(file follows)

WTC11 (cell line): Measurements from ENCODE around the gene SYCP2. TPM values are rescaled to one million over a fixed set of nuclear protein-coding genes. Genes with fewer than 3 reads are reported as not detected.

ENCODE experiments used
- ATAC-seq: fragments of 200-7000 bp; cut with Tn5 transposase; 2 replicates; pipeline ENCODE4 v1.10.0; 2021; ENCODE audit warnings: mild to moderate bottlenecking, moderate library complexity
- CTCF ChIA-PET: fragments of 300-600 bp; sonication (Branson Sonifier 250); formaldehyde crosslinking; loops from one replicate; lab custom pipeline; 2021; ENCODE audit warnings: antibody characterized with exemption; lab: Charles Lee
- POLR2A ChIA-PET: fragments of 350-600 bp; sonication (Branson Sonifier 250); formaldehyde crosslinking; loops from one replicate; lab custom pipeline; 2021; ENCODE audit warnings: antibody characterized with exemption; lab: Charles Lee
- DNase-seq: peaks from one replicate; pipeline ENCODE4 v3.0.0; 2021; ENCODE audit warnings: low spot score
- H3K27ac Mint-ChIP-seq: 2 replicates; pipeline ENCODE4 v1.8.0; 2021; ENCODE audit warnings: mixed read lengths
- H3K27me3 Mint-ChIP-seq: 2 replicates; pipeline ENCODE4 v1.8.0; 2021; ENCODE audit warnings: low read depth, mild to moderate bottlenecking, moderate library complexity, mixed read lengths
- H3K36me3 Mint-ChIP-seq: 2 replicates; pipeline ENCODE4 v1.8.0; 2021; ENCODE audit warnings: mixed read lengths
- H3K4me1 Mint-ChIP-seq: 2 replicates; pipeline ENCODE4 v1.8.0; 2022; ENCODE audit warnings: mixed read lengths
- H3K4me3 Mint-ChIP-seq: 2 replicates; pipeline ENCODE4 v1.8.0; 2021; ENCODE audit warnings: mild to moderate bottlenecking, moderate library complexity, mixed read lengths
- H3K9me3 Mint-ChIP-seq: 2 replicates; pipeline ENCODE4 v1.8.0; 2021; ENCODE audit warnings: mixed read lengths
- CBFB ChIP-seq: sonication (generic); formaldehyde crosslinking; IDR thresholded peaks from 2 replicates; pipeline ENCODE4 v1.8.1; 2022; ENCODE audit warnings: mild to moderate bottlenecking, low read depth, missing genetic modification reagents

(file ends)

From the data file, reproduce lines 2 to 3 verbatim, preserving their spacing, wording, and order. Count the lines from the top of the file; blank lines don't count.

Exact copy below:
ENCODE experiments used
- ATAC-seq: fragments of 200-7000 bp; cut with Tn5 transposase; 2 replicates; pipeline ENCODE4 v1.10.0; 2021; ENCODE audit warnings: mild to moderate bottlenecking, moderate library complexity